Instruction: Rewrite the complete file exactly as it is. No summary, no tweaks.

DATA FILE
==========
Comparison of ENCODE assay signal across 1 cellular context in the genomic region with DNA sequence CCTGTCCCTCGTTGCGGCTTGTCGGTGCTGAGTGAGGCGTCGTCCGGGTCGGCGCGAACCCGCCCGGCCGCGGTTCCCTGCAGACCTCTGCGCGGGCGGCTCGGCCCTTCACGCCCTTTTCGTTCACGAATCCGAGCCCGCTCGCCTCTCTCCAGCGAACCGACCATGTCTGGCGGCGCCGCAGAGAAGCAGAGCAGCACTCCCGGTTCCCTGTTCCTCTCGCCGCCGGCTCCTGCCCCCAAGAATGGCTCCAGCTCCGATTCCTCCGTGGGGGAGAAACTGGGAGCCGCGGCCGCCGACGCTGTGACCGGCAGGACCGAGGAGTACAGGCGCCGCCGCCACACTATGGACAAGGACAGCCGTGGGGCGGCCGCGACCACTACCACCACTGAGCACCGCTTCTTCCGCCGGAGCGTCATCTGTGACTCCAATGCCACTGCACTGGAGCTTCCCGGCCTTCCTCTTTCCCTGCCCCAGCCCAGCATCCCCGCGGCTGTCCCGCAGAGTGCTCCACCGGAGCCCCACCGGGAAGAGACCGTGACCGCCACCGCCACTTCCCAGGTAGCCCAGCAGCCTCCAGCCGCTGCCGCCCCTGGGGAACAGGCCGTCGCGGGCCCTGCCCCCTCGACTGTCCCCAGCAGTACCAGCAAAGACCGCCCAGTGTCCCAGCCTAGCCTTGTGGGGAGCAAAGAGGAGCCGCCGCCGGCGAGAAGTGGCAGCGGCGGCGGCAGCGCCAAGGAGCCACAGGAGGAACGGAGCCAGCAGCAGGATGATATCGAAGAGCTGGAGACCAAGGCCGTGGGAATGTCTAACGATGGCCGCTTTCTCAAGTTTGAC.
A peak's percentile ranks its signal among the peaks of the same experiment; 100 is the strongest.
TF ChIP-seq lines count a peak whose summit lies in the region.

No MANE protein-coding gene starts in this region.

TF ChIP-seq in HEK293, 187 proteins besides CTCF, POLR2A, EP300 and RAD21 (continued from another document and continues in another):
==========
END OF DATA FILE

Comparison of ENCODE assay signal across 1 cellular context in the genomic region with DNA sequence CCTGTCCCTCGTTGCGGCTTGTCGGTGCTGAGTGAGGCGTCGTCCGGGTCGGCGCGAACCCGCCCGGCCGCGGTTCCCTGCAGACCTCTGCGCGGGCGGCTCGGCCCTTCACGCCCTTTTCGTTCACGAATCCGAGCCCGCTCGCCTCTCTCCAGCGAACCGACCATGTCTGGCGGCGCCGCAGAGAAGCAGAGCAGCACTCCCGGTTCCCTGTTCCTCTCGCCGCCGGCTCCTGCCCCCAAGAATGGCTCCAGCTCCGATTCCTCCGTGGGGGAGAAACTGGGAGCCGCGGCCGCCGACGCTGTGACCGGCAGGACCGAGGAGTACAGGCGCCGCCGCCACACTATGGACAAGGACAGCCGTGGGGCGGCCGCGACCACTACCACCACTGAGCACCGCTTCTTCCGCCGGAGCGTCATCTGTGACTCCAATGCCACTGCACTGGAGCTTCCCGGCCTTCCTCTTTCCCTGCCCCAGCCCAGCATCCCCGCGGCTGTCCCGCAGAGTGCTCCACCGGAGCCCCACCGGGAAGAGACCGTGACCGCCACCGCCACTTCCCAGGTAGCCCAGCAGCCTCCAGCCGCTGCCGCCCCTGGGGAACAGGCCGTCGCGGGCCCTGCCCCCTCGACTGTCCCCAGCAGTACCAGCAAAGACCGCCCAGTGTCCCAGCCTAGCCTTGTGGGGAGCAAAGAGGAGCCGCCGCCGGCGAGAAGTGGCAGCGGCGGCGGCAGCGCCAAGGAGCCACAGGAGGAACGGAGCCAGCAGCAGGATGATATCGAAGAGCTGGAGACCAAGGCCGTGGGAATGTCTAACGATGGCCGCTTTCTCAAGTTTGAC.
A peak's percentile ranks its signal among the peaks of the same experiment; 100 is the strongest.
TF ChIP-seq lines count a peak whose summit lies in the region.

No MANE protein-coding gene starts in this region.

TF ChIP-seq in HEK293, 187 proteins besides CTCF, POLR2A, EP300 and RAD21 (continued from another document and continues in another):